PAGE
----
• Not just "of the same ilk as the undecidability of Wang tilings" but, from the seminar I attended on the paper, the undecidability proof is actually by reduction from Wang tilings. – David Richerby Dec 13 '15 at 14:14
  • Thank you. I was wondering how much mathematics they would minimally need to set up their quantum spin lattice models. Gödel theorem statements specify that some fragment of arithmetic has to be representable, are their Hamiltonians reducible to just that? Also, is it fair to say based on the construction that we are as unlikely to encounter undecidable hamiltonians in ordinary physics as we are Gödel sentences in ordinary number theory? – Conifold Dec 13 '15 at 23:20
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    @Conifold: all of the Gödelian stuff here factors through computability stuff as explained in JDH's answer. It's got nothing to do with spectral gaps and Hamiltonians in paticular. – Qiaochu Yuan Dec 13 '15 at 23:31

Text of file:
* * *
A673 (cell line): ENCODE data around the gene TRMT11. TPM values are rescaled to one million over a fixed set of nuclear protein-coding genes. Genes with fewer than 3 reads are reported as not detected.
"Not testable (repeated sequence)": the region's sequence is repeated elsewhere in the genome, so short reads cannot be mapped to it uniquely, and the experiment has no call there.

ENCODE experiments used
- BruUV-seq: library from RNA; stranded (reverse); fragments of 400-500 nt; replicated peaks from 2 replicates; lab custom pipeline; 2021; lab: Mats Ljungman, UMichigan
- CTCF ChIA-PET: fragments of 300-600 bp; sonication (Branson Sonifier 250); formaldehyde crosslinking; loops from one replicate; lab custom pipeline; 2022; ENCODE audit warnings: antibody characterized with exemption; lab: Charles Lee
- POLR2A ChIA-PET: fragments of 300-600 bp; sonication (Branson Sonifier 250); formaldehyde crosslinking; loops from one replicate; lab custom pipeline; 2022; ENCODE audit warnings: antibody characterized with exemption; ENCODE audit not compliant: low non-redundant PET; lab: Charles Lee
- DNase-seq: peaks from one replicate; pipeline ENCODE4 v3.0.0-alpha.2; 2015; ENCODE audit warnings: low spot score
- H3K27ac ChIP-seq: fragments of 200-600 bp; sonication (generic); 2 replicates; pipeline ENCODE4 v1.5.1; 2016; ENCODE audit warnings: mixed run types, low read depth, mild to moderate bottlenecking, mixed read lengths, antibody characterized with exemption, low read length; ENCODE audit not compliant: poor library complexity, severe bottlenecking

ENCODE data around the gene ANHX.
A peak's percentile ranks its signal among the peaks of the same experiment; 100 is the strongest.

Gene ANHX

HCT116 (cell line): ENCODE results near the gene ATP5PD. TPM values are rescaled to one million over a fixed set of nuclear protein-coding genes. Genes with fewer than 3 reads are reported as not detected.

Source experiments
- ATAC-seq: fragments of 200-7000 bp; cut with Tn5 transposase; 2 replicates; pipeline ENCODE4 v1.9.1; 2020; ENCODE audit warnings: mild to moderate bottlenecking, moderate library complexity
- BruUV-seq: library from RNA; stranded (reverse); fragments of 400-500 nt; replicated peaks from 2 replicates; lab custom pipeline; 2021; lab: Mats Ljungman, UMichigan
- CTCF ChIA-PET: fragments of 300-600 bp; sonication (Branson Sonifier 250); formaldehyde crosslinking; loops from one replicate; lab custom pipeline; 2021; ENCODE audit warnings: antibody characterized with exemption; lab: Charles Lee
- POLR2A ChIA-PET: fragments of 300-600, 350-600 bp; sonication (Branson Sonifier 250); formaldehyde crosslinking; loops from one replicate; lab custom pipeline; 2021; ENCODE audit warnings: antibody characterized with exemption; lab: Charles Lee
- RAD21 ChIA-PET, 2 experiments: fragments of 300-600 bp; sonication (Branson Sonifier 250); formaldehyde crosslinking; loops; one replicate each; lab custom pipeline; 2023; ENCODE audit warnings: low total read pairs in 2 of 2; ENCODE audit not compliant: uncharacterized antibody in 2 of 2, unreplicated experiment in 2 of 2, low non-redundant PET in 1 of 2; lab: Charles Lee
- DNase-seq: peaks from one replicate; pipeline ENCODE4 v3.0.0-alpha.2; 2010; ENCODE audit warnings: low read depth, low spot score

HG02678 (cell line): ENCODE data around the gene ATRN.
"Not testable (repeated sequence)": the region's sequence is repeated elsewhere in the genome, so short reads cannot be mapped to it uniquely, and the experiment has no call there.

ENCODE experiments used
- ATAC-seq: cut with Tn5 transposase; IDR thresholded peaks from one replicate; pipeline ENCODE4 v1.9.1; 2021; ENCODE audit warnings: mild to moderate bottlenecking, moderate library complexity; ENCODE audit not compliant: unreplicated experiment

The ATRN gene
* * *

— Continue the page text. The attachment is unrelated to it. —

I interpret your question to be asking about the transition from computable undecidability to Gödelian or logical undecidability, and furthermore about the extent to which this logical undecidability might depend on which axioms of mathematics we have adopted.

The answer is that one may quite generally deduce that there are concrete instance of logical undecidability, whenever one has a computably undecidable problem, no matter what theory you have adopted as your axioms of mathematics, whether it is PA or ZFC or ZFC plus large cardinals or what have you. The two kinds of undecidability — computable undecidability and logical undecidability — are tightly intertwined, and every computable undecidable problem is saturated with instances of logical independence with respect to every (computably axiomatizable, sound) theory.